AAI Asks Seventh Circuit for Better Monopolization Standards (Viamedia v. Comcast)
The American Antitrust Institute (AAI) and Public Knowledge have filed an amicus brief in the Seventh Circuit Court of Appeals urging the court to reverse a district court’s dismissal of refusal-to-deal and tying claims based on overly demanding monopolization standards.
Among other things, the brief argues that the district court improperly extended the defendant-friendly Trinko decision to mean that a refusal-to-deal claim can only be brought if a plaintiff shows that the monopolist’s conduct had no potential rational purpose. And it improperly extended the defendant-friendly Masushita decision to mean that a plaintiff cannot avoid summary judgment unless it presents evidence that “tends to exclude” the possibility that the monopolist’s conduct was lawful.
The case involves the sale by local cable companies and other multi-video program distributors (MVPDs) of “Spot Cable Avails,” which are two-to-three-minute commercial advertising slots on cable networks that are sold to advertisers. A portion of those avails are sold through regional “interconnects,” or platforms that provide a single access point for advertisers to purchase ads capable of reaching all MVPD subscribers within a designated market area (DMA).
The plaintiff, Viamedia, facilitates the sale of Spot Cable Avails by offering “ad representation services” to smaller MVPDs, including targeted local advertising sales, spot insertion, encoding, validation, IT, monitoring, traffic, billing, and collection services. Comcast, a large and powerful MVPD, controls the interconnects in several DMAs and is vertically integrated into the ad representation services market. Comcast, like other interconnect managers, had an open access policy in order to maximize the reach of the interconnects.
Viamedia alleges that Comcast, in an effort to monopolize the market for ad representation services, terminated its interconnection agreement with Viamedia and insisted that MVPDs seeking to use its interconnects employ Comcast, rather than Viamedia, for their ad representation services.
Viamedia brought Section 2 claims in the Northern District of Illinois. The district court first granted a motion to dismiss the refusal-to-deal claim and then granted summary judgment to Comcast on the remaining tying and exclusive-dealing claims.
The AAI brief argues that the district court applied an overly demanding test for refusals to deal. A plaintiff need not show that a monopolist’s refusal to deal serves no potential procompetitive purpose. Here, the court should have given more weight to the fact that Comcast’s refusal to deal enabled it to extend or preserve its monopoly in markets for ad representations services, and that it acted with a predatory intent by sacrificing profits and discriminating on the basis of rivalry (i.e., by being willing to deal with non-competitors but not rivals).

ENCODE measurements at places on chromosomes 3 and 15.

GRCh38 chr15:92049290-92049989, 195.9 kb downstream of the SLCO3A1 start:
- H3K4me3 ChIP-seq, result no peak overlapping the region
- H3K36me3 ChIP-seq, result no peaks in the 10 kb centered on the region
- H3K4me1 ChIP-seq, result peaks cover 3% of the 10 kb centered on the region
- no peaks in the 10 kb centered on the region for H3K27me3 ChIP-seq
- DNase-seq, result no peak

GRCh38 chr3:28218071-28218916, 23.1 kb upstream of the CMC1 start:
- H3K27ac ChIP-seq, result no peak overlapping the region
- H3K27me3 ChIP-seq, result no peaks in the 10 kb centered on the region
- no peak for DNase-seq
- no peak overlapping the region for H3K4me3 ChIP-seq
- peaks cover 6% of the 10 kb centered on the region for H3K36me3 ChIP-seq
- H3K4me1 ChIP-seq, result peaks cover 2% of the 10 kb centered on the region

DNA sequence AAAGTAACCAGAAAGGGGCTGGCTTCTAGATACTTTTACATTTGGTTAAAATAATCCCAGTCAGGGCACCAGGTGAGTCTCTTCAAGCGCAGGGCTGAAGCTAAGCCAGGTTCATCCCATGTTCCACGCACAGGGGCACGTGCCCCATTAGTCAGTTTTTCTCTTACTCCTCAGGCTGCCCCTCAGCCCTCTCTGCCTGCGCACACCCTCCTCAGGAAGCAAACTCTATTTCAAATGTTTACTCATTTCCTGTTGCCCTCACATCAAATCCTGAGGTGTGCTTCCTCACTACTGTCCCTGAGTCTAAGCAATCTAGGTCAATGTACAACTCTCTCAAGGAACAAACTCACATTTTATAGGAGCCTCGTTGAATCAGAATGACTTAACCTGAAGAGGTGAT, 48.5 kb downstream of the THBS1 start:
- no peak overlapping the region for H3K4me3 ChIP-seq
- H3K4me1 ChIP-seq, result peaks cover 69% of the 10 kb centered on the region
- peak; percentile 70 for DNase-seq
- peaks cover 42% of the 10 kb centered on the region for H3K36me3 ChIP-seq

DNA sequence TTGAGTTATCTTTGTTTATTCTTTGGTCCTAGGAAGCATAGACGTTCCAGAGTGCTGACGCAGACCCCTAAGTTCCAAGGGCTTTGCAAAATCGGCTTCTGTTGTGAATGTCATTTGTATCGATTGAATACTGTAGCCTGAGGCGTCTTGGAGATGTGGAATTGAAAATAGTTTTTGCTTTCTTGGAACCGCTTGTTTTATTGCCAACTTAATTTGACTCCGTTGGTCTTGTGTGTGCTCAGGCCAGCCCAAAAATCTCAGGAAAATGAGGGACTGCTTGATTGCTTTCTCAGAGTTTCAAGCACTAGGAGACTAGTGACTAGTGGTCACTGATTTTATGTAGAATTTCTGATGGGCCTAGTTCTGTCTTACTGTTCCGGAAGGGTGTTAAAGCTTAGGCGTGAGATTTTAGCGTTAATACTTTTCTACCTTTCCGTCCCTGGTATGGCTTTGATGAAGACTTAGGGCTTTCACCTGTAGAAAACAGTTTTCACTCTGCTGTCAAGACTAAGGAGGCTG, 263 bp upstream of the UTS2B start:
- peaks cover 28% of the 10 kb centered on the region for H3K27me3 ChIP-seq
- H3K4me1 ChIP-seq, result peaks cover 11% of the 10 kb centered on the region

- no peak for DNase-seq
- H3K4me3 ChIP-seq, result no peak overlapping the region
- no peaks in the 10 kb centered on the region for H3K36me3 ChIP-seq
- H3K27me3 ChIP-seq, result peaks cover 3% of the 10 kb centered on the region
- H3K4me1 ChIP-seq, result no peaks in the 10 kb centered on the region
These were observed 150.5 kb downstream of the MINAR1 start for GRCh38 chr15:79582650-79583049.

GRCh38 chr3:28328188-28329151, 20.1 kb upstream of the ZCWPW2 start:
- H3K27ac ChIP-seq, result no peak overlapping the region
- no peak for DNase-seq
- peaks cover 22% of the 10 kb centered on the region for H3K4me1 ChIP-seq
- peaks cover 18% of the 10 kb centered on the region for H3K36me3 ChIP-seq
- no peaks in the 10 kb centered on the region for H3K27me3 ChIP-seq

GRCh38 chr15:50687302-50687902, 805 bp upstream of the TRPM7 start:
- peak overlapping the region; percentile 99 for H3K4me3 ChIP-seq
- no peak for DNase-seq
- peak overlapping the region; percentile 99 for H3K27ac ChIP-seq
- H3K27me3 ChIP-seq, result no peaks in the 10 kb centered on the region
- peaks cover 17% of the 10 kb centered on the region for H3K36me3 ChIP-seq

The brief also argues that the district court erred in accepting Comcast’s “disintermediation” defense, namely that Comcast’s refusal to deal was potentially procompetitive because it eliminated Viamedia as a middleman. A “potential” procompetitive justification is insufficient; defendants have the burden to prove efficiencies as a matter of fact, and here, the efficiencies were doubtful since MVPDs preferred to use an independent company like Viamedia rather than Comcast, their largest rival, as their ad representative.
The brief also argues that the district court applied an overly demanding summary judgment standard for monopolization claims in general. The “tends to exclude” dictum from Matsushita is limited to conspiracies and should not be extended to antitrust claims generally. In addition, the district court’s disaggregation of the plaintiff’s monopolization claims was improper. Under Continental Ore, antitrust plaintiffs are to be given the full benefit of their proof without tightly compartmentalizing the various factual components. Here, the district court should have recognized that the refusal-to-deal and tying claims reinforced each other, given the common object of Comcast’s conduct to monopolize the ad representation services market.
The brief, which was joined by leading technology nonprofit Public Knowledge, was written by AAI General Counsel Rick Brunell, with assistance from AAI Associate General Counsel Randy Stutz.